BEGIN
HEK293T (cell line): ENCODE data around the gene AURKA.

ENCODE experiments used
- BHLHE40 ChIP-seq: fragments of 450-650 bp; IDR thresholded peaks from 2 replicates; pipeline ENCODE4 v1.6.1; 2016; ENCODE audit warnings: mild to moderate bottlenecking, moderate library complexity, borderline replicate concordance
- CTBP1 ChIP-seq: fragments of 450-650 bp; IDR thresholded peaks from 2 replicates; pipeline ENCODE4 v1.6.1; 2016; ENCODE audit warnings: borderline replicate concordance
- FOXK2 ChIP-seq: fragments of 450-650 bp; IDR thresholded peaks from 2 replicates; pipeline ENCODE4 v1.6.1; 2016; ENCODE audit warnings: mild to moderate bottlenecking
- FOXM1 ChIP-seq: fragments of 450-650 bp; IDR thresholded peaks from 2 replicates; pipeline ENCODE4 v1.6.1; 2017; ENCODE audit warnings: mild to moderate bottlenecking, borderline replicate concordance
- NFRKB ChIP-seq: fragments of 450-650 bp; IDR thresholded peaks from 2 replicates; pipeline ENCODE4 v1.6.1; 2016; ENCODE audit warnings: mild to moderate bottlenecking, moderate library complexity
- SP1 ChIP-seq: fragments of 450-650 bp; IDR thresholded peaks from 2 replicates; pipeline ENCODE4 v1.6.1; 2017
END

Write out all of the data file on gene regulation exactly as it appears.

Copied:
HEK293T (cell line): ENCODE data around the gene AURKA.

ENCODE experiments used
- BHLHE40 ChIP-seq: fragments of 450-650 bp; IDR thresholded peaks from 2 replicates; pipeline ENCODE4 v1.6.1; 2016; ENCODE audit warnings: mild to moderate bottlenecking, moderate library complexity, borderline replicate concordance
- CTBP1 ChIP-seq: fragments of 450-650 bp; IDR thresholded peaks from 2 replicates; pipeline ENCODE4 v1.6.1; 2016; ENCODE audit warnings: borderline replicate concordance
- FOXK2 ChIP-seq: fragments of 450-650 bp; IDR thresholded peaks from 2 replicates; pipeline ENCODE4 v1.6.1; 2016; ENCODE audit warnings: mild to moderate bottlenecking
- FOXM1 ChIP-seq: fragments of 450-650 bp; IDR thresholded peaks from 2 replicates; pipeline ENCODE4 v1.6.1; 2017; ENCODE audit warnings: mild to moderate bottlenecking, borderline replicate concordance
- NFRKB ChIP-seq: fragments of 450-650 bp; IDR thresholded peaks from 2 replicates; pipeline ENCODE4 v1.6.1; 2016; ENCODE audit warnings: mild to moderate bottlenecking, moderate library complexity
- SP1 ChIP-seq: fragments of 450-650 bp; IDR thresholded peaks from 2 replicates; pipeline ENCODE4 v1.6.1; 2017